Sunday, January 31, 2010

BRAIDING: a metaphor used again and again

Pete and I have spent the last couple of hours in comfortable companionship in the basement space that is our homespace away from the vardo.  "Nice morning," he said.  "Yes, a new normal ha?"  I said.  Pete continued reading the comics in the one slightly risky wooden chair that is part of our minally accomodating seating choices.  JOTS has not moved from the nest she finds most pleasant, a nest made from the organic cotton sheet that serves as lots of things in our life.  So far, JOTS nest is the most purposeful use thus far.  When we made the choice to build a tiny home on wheels we included the awareness of an extension cord life as essential; the vardo would not provide all the basic needs.  In less than a year we have lived in three different communities/with three different families-friends.  We have learned through those experiences to value the progress we have made and to re-evaluate what else we need to add back into our lives now that the intense spin of a life fueled on adenalin is slowing down.  The metaphor of a braided or unbraided life is one I have used to explain the process, and the metaphor has found its way into the tales I've written:  Sam and Sally was the first, and Wood Crafting came during the year just passed.  Blogs have been the venue of braiding the different voices or views of our lives, and to that process I am grateful.  Written braids have served my healing journey over and over again.

Through the access of keyboards and internet I watch the changing look of information as websites, community networks and blogs change:  a reflection of the authors' evolution.  Self-publishing becomes an organic function that all comers get to experience.  In particular, I observe how The Canary Report and Planet Thrive evolved during the past two years and less.  Both sites focus on the community of MCS and EI (multiple chemical sensitivities and environmental illness).  Both authors live with MCS and each braids their individual personality and focus with different styles.  Each of those community networks has given me and hundreds (thousands more likely) of people with MCS the support, forum for voice, and resources to make informed decisions to aid in a healing journey that fits the unique need of the individual.  Many other resources for the environmentally affected population are now available, among them HEAL, MCS America and CIIN (Chemical Injury Information Network) have served over the longer period of time.  I include these three among the many because I have used the information found there in my own life. 

Thursday, January 28, 2010

Astrology and MCS: more about boundaries


personal beliefs, expectations, desires, values, and behaviors that derive from the interaction between culture and the individual. Personality is the behaviors and techniques for solving problems that are used by an individual. Personality is to the individual as culture is to the group.

The building crew next door -- three guys, have dug out a deep hole for a new basement, created a french-drain of sorts that channels the persistent appearance of the old stream beds that retain the character of Everett's wetland history; and now as I peak through the slated window blinds, I see those guys walking on stout beams at a height way above my head.  There is progress going on and the noise to boot.  Tucked as we are on the other side of D and L's home, most of the noise and an option to avoid the potential toxicity of treated material are mine.  In a similar way my progress has risen like the framing next door.  Two years ago, any construction would have catapulted me into flight, mattering not the reality that I had no other place to be.  Things in my life are progressing at turtle like speed ... plodding would be accurate.  Three months now, we are parked here in the Mill Town of Everett, Washington a place I had placed on my "I'll never live there again list."  Here I be, in a basement living space within a weak stone's throw from a major building project and we're living here.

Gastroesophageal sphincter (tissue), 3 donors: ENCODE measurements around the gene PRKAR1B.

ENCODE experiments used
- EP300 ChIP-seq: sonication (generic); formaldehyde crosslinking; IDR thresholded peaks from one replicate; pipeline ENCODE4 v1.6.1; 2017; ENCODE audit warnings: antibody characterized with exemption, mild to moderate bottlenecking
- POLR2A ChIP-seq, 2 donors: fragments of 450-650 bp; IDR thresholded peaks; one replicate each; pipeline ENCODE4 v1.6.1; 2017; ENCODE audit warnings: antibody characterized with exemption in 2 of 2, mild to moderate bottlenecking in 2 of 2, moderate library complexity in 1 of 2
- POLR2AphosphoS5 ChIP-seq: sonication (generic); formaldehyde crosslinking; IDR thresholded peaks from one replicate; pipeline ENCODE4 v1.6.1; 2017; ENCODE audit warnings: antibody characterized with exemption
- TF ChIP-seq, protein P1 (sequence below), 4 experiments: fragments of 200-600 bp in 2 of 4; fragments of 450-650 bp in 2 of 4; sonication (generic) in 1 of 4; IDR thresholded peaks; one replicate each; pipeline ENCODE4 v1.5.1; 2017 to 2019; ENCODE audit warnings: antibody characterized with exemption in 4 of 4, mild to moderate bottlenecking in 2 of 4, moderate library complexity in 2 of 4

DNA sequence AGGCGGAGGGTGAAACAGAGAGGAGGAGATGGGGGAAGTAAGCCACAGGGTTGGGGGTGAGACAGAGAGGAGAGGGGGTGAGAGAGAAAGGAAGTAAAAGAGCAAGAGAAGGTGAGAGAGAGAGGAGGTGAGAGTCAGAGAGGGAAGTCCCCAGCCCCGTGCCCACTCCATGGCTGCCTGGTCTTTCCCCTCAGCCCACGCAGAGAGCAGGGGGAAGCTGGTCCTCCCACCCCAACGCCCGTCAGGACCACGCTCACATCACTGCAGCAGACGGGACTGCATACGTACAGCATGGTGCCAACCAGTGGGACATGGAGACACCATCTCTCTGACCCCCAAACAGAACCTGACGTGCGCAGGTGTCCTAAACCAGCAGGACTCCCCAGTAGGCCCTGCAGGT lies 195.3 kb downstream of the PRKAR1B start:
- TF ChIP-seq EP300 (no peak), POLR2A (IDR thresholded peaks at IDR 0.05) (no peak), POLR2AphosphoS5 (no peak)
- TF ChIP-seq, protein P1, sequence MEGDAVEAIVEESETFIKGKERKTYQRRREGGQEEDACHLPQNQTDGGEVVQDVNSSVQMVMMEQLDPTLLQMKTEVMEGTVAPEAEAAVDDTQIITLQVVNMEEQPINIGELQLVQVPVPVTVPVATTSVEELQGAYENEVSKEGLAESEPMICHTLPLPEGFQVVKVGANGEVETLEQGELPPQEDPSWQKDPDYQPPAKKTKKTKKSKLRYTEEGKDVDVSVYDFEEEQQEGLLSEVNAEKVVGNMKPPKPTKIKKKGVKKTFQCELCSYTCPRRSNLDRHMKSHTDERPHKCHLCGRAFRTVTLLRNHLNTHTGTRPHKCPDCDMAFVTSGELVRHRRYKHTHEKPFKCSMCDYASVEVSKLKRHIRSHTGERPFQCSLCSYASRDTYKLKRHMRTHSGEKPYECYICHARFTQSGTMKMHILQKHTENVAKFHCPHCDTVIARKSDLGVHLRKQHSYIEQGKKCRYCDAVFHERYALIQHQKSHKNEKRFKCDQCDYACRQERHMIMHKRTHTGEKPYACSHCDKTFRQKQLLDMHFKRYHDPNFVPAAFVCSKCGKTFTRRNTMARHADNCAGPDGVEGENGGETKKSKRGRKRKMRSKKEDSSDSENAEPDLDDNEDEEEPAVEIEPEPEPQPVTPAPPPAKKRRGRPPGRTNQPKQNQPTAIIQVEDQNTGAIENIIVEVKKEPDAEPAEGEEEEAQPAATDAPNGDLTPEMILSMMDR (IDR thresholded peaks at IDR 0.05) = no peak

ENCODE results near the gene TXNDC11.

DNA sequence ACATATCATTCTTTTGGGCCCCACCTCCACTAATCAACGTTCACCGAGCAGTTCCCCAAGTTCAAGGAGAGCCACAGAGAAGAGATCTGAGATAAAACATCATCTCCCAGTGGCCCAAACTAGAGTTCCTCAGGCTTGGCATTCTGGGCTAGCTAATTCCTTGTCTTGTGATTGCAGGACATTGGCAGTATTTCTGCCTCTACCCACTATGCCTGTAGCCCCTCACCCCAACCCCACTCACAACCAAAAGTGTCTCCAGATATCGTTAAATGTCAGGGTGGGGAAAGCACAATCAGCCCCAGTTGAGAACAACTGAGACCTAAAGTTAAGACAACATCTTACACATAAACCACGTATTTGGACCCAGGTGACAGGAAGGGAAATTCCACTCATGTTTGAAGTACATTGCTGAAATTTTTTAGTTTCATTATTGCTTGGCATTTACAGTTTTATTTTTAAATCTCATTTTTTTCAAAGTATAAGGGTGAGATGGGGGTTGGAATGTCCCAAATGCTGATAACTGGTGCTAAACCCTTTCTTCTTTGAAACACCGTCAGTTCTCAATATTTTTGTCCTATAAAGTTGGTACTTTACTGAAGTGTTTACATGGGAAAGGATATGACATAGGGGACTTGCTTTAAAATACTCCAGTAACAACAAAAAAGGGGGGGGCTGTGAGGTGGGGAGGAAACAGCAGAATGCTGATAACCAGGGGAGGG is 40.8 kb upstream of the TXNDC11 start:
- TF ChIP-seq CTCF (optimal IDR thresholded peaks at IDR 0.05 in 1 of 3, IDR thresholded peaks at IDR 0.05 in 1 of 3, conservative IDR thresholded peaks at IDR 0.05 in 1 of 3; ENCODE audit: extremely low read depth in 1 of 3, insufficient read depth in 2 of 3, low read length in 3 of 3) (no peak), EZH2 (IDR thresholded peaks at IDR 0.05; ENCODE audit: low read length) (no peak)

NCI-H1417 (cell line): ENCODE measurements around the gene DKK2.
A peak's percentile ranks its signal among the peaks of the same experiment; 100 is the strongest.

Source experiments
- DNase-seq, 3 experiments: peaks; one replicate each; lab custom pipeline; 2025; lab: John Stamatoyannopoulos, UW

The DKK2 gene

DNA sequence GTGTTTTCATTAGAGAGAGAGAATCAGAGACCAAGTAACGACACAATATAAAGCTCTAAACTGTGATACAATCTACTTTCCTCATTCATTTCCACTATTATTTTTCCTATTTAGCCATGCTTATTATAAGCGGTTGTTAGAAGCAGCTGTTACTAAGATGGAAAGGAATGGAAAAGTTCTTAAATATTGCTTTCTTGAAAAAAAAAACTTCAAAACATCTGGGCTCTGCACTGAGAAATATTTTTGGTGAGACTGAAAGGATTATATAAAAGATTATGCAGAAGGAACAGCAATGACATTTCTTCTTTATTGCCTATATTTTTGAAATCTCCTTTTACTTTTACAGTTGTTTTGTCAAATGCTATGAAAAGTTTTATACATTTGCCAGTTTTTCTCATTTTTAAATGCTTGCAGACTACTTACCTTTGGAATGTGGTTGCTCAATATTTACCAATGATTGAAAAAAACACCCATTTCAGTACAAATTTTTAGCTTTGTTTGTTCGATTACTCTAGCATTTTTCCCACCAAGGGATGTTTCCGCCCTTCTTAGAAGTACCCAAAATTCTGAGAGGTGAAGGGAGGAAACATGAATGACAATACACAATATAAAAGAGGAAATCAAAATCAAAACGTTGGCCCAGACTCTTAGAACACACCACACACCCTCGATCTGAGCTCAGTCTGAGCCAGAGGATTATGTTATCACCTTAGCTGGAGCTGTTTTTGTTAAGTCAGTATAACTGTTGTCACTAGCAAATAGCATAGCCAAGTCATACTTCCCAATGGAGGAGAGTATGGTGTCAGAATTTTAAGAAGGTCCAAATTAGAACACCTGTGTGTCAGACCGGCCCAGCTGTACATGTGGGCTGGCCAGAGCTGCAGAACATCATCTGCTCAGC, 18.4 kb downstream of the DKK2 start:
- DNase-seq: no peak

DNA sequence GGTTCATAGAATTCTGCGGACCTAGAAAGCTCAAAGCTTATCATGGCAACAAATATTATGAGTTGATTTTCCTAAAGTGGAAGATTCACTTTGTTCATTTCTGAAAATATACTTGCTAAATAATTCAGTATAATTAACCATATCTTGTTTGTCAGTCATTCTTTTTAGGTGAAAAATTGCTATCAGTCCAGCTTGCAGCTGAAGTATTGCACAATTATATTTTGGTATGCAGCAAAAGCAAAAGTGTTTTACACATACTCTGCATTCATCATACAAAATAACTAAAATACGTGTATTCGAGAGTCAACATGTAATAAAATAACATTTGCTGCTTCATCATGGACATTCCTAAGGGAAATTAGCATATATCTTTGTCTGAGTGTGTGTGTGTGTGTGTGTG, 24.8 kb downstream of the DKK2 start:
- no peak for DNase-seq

Two years of progress shows itself in subtle ways, invisible to the others bloggers like me and scores of others now, mark the progress of life with Multiple Chemical Sensitivities, Environmental Illness and associated maladies that either came before or after diagnosis.  Having access to the internet opens up the community of Sensitives or Canaries to the diverse ways we live with the illnesses.  Earlier this week Pete and I joined more than a dozen friends who live with MCS at our annual Holiday party.  This is an event of great significance to people who have MCS in its varied states of severity or ease.  It is not easy to find one place that is comfortable for a dozen humans with multiple chemical sensitivities.  Fortunately, our friend G has a home that fits that description, and so the party was wonderful.  More at ease and relaxed with folks who not only 'get' the issue ... we all have 'it'... the practice of social interaction becomes one more source of evidence that life is progressing in the right direction.  Each of our friends comes with his or her unique personality and circumstances.  A hand-ful of these folks are still part of the working class.  Funny, I find that phrase strange.  It means there are people with MCS, that I know, who function, either as a result of improved and recovered health, or have a different level of sensitivities and can go to a job/maintain an in-home business.  Nearly all the friends in this group live and own their homes or apartments. One friend rents a very long time rental.  Pete and I are the only wandering wheelie home folks.  We gather to share food, enjoy each others company and share in a circle of telling, one of the highlights (a positive) from the year just finished.  This time, the sharing included examples of many different sorts of plodding positive work:  a longer walk this year than last, excellent results with monthly EFT (Emotional Freedom Technique) treatments, time spent during the final days of a loved ones life, a first time plane ride in 12 years, a poet grows stronger in voice and on the page, another witnesses things just working out, a storyteller reads her fairy tale aloud.  The night was special and though tiring, the effort was rewarded in spades.